Friday, 7 January 2011

A hip and trendy vicar? Conversations in a Chip Shop

The first (short) week of term is over and I have returned to my weekly commute - and swapping from teacher to curate's wife for the weekend. I feel a lightness in my heart this week - is it because I know that this duel life may have an end date in sight or is it because I actually arrived back on the North coast in day light? The days must be getting longer (although the mornings have seem very, very black at 6.30 when I get up). 
The Curate looked tired and we decided that a fish and chip supper would restore both of us. Fish and chip shops are superb around us and when we found our local chippie shut we were not too perturbed. We decided to cross the river to buy our supper from the fish and chip shop in the pretty fishing village. We were welcomed into the small, warm shop and the owner chatted to us, asking The Curate if he had had a busy day and other small talk. It was all very convivial and The Curate hedged round the questions as it was clear that the Chip Shop owner hadn't realised that The Curate was a curate. With no slip in plastic collar and a checked clerical shirt on, how was he to know? So, feeling sorry for the Chip shop man, I told him The Curate was a curate - explaining it as an apprentice vicar. Well that was it. I thought we were never going to get our supper. At first the Chip Shop man didn't believe it  - saying "but you're so hip and trendy."!! ( On being told about this, youngest son said that the use of those terms meant that The Curate must be about twenty years out of date.) Next, The Curate was asked if he swore. To this he replied that it was quite possible that he did on occasion. Another look of disbelief, then the Chip Shop man asked if he drank. When The Curate said that he brewed his own beer I thought we might have got free chips. There then followed a long discussion on how The Curate got to be a curate and why aren't churches fun. The Chip Shop man was so surprised that The Curate had been a marine engineer prior to training ("You did have to train to be a vicar then?") He wanted to know if The Curate had to read the Bible and did any young people actually go to church?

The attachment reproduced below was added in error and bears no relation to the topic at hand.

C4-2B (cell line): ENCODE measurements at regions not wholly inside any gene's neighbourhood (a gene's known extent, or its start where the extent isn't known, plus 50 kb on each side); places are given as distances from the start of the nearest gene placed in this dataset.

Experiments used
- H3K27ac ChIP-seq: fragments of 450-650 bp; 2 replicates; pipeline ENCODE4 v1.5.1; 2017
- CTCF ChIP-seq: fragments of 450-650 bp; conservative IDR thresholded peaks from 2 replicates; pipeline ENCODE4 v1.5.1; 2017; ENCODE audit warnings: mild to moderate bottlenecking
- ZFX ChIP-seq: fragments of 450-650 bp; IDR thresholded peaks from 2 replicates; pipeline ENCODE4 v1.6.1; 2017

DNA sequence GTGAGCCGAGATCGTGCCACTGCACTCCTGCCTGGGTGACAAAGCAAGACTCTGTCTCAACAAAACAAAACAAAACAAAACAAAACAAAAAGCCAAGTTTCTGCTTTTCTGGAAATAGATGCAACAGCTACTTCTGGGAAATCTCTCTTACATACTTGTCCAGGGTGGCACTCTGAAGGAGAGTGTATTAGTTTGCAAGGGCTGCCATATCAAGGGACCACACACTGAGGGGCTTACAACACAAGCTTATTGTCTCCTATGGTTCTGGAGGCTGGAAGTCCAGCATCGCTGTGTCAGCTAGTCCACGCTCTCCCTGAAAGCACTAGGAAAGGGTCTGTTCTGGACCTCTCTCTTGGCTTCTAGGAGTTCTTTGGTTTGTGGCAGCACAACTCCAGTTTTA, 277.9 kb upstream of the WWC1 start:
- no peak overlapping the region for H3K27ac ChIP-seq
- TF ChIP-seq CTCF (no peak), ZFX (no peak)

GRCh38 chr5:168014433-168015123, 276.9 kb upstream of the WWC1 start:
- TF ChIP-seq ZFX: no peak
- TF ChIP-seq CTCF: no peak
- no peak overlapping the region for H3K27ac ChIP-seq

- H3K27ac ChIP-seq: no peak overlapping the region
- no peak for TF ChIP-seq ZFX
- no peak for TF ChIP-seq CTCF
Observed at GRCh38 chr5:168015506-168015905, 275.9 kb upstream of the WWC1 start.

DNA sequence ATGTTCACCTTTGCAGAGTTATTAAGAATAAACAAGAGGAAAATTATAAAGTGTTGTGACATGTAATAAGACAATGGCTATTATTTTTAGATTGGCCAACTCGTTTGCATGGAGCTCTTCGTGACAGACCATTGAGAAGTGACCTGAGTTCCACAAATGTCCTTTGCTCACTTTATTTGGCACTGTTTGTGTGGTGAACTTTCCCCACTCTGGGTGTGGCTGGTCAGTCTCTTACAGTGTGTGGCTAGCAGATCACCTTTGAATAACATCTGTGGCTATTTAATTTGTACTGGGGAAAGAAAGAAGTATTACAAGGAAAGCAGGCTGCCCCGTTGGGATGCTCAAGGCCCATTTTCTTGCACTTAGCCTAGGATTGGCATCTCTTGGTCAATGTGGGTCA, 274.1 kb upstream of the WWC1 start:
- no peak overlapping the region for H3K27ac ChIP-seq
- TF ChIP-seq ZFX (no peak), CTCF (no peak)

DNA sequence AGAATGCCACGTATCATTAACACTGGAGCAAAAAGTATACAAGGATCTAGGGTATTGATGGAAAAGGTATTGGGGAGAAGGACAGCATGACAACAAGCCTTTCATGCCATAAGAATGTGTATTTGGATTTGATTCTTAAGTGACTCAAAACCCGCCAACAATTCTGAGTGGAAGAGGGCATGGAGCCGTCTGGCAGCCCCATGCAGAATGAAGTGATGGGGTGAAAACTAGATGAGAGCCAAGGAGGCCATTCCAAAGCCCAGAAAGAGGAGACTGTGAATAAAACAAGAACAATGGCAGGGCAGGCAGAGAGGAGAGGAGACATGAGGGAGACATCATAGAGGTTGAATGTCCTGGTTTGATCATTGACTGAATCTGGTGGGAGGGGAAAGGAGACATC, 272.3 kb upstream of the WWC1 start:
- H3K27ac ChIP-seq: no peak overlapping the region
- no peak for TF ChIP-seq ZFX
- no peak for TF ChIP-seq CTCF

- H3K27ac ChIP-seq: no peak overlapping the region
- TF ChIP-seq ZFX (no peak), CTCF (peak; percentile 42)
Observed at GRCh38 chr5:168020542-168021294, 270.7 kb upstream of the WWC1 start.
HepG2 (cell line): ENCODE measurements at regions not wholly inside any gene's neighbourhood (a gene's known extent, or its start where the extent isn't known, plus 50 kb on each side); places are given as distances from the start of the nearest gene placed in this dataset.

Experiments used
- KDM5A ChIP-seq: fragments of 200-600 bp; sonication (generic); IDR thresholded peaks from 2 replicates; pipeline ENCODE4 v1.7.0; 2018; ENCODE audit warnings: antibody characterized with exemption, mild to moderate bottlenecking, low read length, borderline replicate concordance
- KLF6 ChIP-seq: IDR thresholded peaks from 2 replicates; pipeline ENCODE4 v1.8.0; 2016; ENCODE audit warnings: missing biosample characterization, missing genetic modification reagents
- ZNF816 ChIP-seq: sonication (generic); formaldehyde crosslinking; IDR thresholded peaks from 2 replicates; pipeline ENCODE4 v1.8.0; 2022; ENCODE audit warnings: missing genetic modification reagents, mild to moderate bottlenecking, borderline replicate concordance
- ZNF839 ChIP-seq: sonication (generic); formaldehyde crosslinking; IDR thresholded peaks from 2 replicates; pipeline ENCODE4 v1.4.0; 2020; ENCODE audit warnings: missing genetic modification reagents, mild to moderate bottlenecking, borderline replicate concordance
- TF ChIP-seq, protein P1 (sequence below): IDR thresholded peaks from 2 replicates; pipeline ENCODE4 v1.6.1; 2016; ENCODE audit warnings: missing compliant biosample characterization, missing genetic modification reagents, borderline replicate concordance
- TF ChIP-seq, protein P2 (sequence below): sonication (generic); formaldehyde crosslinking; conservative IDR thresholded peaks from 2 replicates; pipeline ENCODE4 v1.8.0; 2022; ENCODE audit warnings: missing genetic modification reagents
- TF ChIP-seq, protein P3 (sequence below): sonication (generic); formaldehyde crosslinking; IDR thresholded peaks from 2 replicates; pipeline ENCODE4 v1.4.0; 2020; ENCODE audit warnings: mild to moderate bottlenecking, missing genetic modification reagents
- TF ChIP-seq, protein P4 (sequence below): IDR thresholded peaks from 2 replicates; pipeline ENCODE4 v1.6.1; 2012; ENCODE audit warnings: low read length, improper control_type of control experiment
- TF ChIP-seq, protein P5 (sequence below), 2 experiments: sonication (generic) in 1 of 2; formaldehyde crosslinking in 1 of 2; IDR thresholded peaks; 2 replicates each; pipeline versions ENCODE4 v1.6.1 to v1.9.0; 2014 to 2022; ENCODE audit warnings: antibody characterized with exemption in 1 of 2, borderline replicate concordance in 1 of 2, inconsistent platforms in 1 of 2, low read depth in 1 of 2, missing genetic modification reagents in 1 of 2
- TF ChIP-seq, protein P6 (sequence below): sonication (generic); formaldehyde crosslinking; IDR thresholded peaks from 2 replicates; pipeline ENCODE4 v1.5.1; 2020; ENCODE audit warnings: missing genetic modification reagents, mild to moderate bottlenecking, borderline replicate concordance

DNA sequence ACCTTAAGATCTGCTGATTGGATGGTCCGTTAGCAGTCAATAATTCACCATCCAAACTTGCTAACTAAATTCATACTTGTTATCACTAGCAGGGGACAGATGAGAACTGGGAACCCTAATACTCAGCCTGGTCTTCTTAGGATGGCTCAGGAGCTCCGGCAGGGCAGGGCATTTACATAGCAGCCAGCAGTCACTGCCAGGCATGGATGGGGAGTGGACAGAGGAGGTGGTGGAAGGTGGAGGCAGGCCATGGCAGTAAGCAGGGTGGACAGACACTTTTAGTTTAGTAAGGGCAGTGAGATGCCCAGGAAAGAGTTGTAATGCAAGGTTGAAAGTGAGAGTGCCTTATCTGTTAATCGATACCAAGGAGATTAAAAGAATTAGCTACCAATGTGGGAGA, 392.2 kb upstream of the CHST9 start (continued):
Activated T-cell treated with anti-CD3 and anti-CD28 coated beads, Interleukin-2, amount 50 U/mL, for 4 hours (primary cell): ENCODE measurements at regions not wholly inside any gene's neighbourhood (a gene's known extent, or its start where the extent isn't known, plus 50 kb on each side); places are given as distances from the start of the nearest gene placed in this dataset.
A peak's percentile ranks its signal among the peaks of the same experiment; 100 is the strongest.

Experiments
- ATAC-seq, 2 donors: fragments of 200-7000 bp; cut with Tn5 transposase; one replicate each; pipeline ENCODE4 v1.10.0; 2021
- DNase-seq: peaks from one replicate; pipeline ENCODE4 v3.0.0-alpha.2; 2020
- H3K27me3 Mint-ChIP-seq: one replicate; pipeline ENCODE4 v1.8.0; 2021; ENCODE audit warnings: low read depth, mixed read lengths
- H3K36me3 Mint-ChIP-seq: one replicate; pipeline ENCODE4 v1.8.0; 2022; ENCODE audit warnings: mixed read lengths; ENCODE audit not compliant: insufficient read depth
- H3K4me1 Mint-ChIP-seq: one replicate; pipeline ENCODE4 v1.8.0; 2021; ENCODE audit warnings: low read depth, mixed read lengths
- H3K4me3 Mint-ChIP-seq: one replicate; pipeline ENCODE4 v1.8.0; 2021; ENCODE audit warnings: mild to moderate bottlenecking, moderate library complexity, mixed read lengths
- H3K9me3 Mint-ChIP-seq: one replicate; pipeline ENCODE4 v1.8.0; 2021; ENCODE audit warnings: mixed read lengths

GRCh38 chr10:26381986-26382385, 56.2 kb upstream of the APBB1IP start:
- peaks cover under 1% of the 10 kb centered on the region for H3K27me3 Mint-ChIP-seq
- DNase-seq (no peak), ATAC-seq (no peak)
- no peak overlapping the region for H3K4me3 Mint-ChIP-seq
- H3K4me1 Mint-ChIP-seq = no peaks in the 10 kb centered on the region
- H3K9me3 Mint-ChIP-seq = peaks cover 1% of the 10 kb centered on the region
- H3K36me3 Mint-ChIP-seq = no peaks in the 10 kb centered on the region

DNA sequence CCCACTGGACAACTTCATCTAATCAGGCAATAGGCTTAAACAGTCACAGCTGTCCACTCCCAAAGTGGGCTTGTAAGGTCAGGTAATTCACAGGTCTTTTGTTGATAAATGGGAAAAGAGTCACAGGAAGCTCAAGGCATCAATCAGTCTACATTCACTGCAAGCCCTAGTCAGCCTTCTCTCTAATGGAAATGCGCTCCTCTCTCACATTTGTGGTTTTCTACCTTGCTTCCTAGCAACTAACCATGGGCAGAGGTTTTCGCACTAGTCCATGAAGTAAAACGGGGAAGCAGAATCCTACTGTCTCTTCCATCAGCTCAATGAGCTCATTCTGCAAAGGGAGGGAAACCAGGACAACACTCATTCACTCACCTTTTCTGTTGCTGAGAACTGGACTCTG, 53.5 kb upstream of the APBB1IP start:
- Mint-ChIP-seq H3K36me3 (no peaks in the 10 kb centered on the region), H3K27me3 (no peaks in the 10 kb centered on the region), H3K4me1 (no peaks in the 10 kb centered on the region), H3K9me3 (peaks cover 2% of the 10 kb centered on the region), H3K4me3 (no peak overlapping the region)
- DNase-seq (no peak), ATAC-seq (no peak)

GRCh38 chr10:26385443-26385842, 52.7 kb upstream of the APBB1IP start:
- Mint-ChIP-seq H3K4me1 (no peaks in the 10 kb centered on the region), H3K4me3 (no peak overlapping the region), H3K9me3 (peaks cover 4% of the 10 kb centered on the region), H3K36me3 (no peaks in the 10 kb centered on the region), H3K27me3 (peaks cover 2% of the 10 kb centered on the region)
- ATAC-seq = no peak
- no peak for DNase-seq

By this time I was beginning to think the fish must be burning and I was wondering if we were actually going to get fed. How is it that people have lost touch with vicars - or who has lost touch with whom?  But we were fed - with excellent fish and chips - and the promise that we would be seeing him again. With curious conversations in unexpected places, life certainly doesn't seem to be dull when I am with The Curate!

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